As with any smile design case, I advised the patient to evaluate the provisional bridge on a daily basis as an aesthetic reference point from which he could make decisions about any changes that he might wish to make in the definitive bridge. As this aesthetic assessment by the patient should never be rushed, the 4-month healing time period here served a dual purpose.8 After healing of the extraction site was complete and development of the soft tissue had been fully realized (Figures 5 to 7), the patient had also decided what aesthetic changes he wished to make in the definitive prosthesis. These changes included subtle contour modifications along with a slight shade alteration. Interestingly, the patient’s natural canines had unusually extensive cingula that were not reflected in the provisional FPD. The patient requested that they be present in the definitive bridge.

At this juncture, the patient was appointed to redefine the margins of the abutment preparations and have the final impression taken for the definitive bridgework. The master cast generated from this impression (EXAMIX NDS [GC America]) clearly displayed the gingival contours that had been produced by the provisional FPD. A soft-tissue model was also generated to further refine and imitate the porcelain (Elite Porcelain System [Arrowhead Dental Laboratory]) of the ovate pontics to the resulting gingival framework. At the next appointment, after the aesthetics of the definitive bridge (Captek Bridge [Argen]) had been approved by the patient and its functional parameters verified, the prosthesis was luted to place (RelyX Luting Cement [3M ESPE]), with no adjustment required.

While oftentimes, traditional ridge lap pontics have been used for anterior bridges over long edentulous spans, especially on the maxilla, there is a more effective way to enhance the aesthetics of such cases. When an extraction site and immediate provisionalization are also involved under these circumstances, this type of situation can be an even greater challenge. However, with reasonable case selection, creative treatment planning, proper sequencing, timely interdisciplinary coordination, and precise implementation, a more natural-looking result can be produced. Although this protocol requires significant time and patience, the outcome achieved more than justifies the length of treatment time. It gives the patient an ample opportunity to fully assess whether his or her aesthetic desires are being fulfilled in the contours, shade, and alignment of the prosthesis even as the soft-tissue framework is being developed. This results in a marriage of soft tissue and porcelain that appears as a continuous whole (Figures 8 to 10).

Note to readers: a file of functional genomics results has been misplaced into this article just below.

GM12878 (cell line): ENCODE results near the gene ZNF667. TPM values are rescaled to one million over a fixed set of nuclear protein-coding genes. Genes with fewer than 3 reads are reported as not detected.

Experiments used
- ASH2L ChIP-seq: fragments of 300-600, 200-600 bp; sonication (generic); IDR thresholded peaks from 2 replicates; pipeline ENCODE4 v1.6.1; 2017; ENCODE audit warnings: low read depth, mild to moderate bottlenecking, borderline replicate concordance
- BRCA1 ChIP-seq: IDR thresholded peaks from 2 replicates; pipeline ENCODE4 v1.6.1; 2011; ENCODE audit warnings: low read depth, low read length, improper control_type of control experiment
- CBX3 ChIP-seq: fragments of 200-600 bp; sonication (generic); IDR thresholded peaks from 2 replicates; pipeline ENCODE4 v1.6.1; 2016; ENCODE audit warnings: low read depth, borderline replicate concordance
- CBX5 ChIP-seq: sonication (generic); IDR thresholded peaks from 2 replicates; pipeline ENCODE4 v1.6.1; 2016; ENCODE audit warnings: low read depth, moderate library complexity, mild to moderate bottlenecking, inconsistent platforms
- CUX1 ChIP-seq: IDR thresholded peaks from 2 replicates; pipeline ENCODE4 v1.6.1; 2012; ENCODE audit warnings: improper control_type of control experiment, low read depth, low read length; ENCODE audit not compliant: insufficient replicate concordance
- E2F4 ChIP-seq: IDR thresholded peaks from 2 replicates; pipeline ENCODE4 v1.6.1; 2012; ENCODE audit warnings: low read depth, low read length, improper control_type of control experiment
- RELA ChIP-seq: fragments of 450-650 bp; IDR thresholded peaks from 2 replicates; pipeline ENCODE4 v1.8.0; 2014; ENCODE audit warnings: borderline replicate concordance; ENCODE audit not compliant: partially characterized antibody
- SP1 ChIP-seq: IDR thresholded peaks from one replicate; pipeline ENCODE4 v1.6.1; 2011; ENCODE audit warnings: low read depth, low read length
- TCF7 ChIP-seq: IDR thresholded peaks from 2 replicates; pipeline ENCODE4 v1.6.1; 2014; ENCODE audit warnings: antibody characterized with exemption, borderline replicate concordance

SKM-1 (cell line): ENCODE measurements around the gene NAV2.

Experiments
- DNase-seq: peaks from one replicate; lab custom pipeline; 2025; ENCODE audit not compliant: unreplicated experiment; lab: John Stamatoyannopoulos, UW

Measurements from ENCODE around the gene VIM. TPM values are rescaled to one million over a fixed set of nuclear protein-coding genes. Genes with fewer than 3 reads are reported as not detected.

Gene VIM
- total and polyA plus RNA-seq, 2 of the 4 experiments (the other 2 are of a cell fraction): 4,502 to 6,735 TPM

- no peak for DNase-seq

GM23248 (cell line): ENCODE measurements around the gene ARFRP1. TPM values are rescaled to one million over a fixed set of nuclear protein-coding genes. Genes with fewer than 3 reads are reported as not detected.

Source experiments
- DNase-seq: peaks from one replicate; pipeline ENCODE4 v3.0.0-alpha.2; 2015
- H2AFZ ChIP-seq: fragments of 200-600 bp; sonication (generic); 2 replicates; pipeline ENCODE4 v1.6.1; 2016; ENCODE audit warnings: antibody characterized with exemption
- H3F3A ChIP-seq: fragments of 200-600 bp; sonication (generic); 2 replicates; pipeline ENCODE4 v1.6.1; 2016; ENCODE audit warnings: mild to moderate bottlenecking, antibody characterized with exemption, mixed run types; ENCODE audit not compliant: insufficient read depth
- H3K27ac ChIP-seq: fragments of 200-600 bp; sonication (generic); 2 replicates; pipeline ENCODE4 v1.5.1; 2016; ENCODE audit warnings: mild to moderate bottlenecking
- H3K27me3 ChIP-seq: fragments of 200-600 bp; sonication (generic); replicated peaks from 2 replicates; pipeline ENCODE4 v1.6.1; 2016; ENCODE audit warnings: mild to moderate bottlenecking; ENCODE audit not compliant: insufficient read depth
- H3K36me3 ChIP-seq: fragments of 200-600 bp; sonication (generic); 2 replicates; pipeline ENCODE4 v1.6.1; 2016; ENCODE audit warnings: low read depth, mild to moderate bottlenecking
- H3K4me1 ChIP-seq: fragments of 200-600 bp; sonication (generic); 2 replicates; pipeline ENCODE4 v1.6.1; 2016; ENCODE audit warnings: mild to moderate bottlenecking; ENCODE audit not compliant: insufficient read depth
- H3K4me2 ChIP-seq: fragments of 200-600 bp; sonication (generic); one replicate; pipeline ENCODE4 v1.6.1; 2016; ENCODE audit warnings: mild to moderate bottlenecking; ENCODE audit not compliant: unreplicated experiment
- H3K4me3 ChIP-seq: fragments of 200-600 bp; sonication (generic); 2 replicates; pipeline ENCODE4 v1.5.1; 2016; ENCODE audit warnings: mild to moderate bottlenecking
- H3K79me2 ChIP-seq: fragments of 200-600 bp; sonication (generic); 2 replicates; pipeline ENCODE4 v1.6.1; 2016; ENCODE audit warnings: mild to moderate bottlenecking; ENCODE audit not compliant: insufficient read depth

The dental clinician will often be presented with a case in which older bridgework exhibiting an erstwhile aesthetic standard needs to be replaced. In those instances in which the patient does not opt for dental implants, a new approach is required to meet the current standard of vitality. While such situations can be challenging (especially if other limitations are involved), proper treatment planning, laboratory communication, and clinical implementation will create a result that both satisfies the patient and is rewarding to the doctor.

Dr. McArdle would like to thank Dr. Daniel DeTolla for his expertise in oral surgery while collaborating on this case, Mr. Josh Gall and his talented team of technicians at BioTemps dental laboratory for the provisional restoration shown in this article, and Mr. Ray LeGendre and his talented team of ceramists at Arrowhead Dental Laboratory for the definitive restoration shown in this article.


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Dr. McArdle graduated from Tufts University School of Dental Medicine in 1985 and has been practicing general dentistry on the New Hampshire seacoast ever since. He has served on the active medical staff in dentistry of Concord Hospital in Concord, NH, and on the board of directors of Priority Dental Health (prioritydental.com), the New Hampshire Dental Society’s Direct Reimbursement entity. He is a co-founder of the Seacoast Esthetic Dentistry Association (dentalesthetics.com), which is headquartered in Portsmouth, NH. He is the founder of Seacoast Dental Seminars (seacoastdentalseminars.com), also headquartered in Portsmouth. He has authored numerous other articles internationally in major peer-reviewed publications. He can be reached at (603) 430-1010, via e-mail at drmcardle@seacoastdentalseminars.com, seda@dentalesthetics.com, or by visiting mcardledmd.com.

Disclosure: Dr. McArdle reports no disclosures.